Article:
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Importance Of Anna Hazare

Updated: September 10, 2011 4:00 pm

Mr Anna Hazare has caught the imagination of the nation. For the first time India’s educated English speaking middle class, a little less than one third of the population has taken to the streets. No doubt the unprecedented coverage and exhortation by TV channels played a crucial role in spreading the movement. While Mr Rashid Alvi’s allegation of American inspiration or allegations by others of a foreign hand may be discounted, no doubt there are powerful interests encouraging the movement. Corporate honchos are uncharacteristically jumping on the bandwagon. Why, even Mr SP Hinduja has made a stirring call against corruption through a newspaper article! Never mind how or why the nation has got galvanised in favour of Mr Hazare. The bottom line is that Mr Anna Hazare has become today the rallying cry for the people.

So where do we go from here? Mr Hazare is not the solution to the problems besetting the people. He is the symbol of national discontent. Corruption is not the only cause of popular discontent. Police atrocities, total lack of governance, terrorism, inefficiency, subservient foreign policy and a host of other grievances do not arise from only corruption. Nor is the Lokpal Bill, conceived either by the government or by Team Hazare, likely to end corruption.

Nevertheless, the present situation does offer a grand opportunity. There is prospect of a genuine cultural revolution that can reform the political system. Even more so than the Jayaprakash Narayan (JP) movement of 1977, there exists the potential for a paradigm change. I had some acquaintance with the origin and culmination of the JP endeavor. It ended in failure. If similar failure is to be avoided I offer a few suggestions to Mr Hazare and his supporters.

First of all, there is a need for a concrete, specific and concise agenda required to bring about political reforms. JP’s movement had a simple catchword, “Total revolution”. Team Hazare has a simple catchword, “Jan Lokpal”. That is not enough to achieve a second Independence.

The Lokpal Bill need not be dumped but integrated with the proposed agenda because it is already too deeply embedded in the national consciousness. As it is, the proposed Lokpal can be confined to only political corruption, leaving the rest to the Central Vigilance Commission. Along with the CBI it can be made into a constitutional body accountable to the President. It can be clearly specified that the appointment and functioning of the Lokpal as well as the CBI and indeed all other constitutional bodies would be under the direct purview of the President without reference to the Cabinet. There is nothing in the Constitution that would counter this provision. The President as the only official having the widest singular electoral mandate is the appropriate functionary to act as the final arbiter. There would be other items in the proposed agenda for reform that would address all other major grievances.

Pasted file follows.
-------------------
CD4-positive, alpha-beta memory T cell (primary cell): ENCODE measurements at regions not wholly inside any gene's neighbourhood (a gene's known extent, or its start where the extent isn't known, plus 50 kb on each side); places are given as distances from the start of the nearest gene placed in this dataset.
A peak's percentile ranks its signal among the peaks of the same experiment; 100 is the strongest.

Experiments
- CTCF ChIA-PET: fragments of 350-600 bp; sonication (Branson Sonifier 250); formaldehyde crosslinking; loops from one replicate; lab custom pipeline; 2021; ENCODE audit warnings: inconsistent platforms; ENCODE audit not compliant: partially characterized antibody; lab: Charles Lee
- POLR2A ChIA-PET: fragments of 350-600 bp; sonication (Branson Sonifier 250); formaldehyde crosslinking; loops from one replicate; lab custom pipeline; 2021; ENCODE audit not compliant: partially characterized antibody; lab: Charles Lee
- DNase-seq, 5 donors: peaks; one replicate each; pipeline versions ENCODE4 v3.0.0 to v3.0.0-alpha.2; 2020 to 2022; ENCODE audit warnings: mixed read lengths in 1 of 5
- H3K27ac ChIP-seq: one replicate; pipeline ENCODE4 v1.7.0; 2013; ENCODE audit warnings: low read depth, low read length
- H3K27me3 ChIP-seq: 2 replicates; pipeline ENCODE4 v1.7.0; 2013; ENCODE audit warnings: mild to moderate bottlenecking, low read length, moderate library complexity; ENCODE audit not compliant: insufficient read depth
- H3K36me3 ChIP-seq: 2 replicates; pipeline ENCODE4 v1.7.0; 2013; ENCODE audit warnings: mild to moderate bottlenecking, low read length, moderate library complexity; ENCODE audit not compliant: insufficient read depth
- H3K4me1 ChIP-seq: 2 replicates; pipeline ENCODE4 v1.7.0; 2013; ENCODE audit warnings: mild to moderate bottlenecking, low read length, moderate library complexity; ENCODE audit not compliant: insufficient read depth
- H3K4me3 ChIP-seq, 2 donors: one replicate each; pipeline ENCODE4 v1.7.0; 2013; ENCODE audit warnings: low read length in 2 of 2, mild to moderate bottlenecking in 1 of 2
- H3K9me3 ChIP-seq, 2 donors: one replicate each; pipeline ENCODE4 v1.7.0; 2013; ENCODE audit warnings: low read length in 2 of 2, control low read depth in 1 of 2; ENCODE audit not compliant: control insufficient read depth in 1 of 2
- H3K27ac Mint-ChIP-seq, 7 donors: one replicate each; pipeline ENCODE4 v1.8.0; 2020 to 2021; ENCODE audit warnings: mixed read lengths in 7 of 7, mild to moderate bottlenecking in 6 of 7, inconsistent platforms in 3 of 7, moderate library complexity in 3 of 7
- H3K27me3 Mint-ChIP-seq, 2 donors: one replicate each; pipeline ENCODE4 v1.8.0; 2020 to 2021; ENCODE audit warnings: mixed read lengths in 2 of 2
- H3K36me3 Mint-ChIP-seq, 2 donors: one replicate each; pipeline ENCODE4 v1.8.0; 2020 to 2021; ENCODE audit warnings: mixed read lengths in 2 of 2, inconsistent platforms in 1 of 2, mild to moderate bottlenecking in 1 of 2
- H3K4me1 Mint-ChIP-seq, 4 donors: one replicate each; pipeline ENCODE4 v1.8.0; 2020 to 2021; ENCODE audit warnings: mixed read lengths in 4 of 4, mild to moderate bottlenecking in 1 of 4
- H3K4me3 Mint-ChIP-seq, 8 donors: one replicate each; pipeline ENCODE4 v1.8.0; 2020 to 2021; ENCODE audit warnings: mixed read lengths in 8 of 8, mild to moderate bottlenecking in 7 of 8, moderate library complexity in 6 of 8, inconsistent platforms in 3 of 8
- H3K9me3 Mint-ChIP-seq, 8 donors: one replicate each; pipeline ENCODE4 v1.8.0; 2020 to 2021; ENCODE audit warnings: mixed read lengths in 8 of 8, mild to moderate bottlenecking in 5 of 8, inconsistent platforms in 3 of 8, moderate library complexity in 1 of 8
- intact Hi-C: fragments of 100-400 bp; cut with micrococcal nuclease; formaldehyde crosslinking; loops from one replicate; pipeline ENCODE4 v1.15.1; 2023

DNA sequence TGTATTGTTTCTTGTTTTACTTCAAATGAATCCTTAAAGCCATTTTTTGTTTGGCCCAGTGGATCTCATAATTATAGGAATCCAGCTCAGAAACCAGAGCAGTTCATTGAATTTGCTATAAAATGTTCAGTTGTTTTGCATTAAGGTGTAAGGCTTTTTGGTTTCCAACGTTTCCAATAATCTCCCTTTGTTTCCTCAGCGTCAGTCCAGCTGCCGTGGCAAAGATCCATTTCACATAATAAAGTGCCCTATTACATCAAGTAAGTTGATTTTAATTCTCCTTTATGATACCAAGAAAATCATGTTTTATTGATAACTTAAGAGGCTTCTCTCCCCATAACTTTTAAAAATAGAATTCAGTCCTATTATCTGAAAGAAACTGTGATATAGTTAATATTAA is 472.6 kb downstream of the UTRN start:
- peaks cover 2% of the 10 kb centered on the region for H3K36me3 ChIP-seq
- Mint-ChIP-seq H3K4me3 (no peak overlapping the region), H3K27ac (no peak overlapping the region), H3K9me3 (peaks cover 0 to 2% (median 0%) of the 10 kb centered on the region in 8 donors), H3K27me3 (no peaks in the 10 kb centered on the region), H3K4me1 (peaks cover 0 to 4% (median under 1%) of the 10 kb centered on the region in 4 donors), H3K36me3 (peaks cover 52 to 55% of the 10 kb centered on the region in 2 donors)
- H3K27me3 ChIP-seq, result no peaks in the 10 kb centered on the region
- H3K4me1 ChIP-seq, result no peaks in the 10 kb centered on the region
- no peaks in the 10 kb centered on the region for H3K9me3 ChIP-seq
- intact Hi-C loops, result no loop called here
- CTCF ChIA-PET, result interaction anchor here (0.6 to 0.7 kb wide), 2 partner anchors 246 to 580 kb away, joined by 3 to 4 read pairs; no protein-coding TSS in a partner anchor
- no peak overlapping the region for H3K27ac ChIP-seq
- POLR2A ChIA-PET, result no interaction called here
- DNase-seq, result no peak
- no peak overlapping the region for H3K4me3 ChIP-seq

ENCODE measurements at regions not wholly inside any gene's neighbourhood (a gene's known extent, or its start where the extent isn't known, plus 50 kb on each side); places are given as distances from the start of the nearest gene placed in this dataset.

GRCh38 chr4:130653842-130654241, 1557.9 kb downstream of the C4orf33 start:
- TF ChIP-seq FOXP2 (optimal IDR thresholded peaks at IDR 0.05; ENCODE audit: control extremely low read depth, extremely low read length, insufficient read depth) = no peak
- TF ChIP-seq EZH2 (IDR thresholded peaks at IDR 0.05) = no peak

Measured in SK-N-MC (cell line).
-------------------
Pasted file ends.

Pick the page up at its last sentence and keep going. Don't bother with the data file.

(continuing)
The time to formulate a consensus agenda for reform is now. Otherwise Mr Hazare and supporters could drift into chaos and confusion. With the wide popular support already achieved by Team Hazare it is a given that with requisite skill a national party can be created on the basis of an agenda for reform. Without a political instrument to implement the agenda the movement’s claims ring hollow. The new party should be formed on the basis of democratic principles with new membership drawn from the supporters who have taken to the streets. If any existing political party wants to join the new party it should be welcomed on the condition that it fully accepts the new party’s agenda and dissolves its own identity before a full merger. Only then would the movement successfully challenge the prevailing political culture and system in order to introduce genuine radical change.

The final step naturally would be to contest the general election and unseat the riff raff that governs India today.

People may think it too early to consider a concrete agenda and a new party. People would be mistaken. The sooner the public is educated about the endgame the less pitfalls would there be to achieve success. Perhaps Team Hazare has already factored all this in its calculations. If it hasn’t, it should. It requires a strong hand and a clear mind to hold the reins of a mass movement.

By Rajinder Puri

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